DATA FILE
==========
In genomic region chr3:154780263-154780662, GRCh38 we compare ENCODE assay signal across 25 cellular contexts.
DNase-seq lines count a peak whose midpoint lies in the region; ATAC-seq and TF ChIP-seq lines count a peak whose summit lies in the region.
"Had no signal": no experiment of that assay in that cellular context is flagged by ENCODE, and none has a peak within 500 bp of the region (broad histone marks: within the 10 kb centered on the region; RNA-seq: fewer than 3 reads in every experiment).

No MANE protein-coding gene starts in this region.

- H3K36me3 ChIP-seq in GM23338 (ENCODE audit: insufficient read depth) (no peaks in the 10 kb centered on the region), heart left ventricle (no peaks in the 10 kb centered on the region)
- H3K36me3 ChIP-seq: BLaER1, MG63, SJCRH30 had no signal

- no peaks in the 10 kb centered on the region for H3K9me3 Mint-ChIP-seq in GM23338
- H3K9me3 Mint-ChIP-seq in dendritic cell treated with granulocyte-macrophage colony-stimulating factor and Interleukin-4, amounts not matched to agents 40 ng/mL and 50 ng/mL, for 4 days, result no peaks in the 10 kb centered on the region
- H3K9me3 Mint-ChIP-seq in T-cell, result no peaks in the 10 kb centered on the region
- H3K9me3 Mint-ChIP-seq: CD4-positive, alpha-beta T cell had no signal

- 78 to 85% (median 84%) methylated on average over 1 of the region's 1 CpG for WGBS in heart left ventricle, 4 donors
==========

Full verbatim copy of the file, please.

In genomic region chr3:154780263-154780662, GRCh38 we compare ENCODE assay signal across 25 cellular contexts.
DNase-seq lines count a peak whose midpoint lies in the region; ATAC-seq and TF ChIP-seq lines count a peak whose summit lies in the region.
"Had no signal": no experiment of that assay in that cellular context is flagged by ENCODE, and none has a peak within 500 bp of the region (broad histone marks: within the 10 kb centered on the region; RNA-seq: fewer than 3 reads in every experiment).

No MANE protein-coding gene starts in this region.

- H3K36me3 ChIP-seq in GM23338 (ENCODE audit: insufficient read depth) (no peaks in the 10 kb centered on the region), heart left ventricle (no peaks in the 10 kb centered on the region)
- H3K36me3 ChIP-seq: BLaER1, MG63, SJCRH30 had no signal

- no peaks in the 10 kb centered on the region for H3K9me3 Mint-ChIP-seq in GM23338
- H3K9me3 Mint-ChIP-seq in dendritic cell treated with granulocyte-macrophage colony-stimulating factor and Interleukin-4, amounts not matched to agents 40 ng/mL and 50 ng/mL, for 4 days, result no peaks in the 10 kb centered on the region
- H3K9me3 Mint-ChIP-seq in T-cell, result no peaks in the 10 kb centered on the region
- H3K9me3 Mint-ChIP-seq: CD4-positive, alpha-beta T cell had no signal

- 78 to 85% (median 84%) methylated on average over 1 of the region's 1 CpG for WGBS in heart left ventricle, 4 donors